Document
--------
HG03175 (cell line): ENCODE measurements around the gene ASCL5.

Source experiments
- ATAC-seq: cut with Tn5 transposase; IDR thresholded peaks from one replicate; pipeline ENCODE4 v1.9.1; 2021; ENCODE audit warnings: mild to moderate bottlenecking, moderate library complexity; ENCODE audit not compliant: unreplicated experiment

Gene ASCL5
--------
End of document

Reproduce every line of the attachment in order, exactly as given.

HG03175 (cell line): ENCODE measurements around the gene ASCL5.

Source experiments
- ATAC-seq: cut with Tn5 transposase; IDR thresholded peaks from one replicate; pipeline ENCODE4 v1.9.1; 2021; ENCODE audit warnings: mild to moderate bottlenecking, moderate library complexity; ENCODE audit not compliant: unreplicated experiment

Gene ASCL5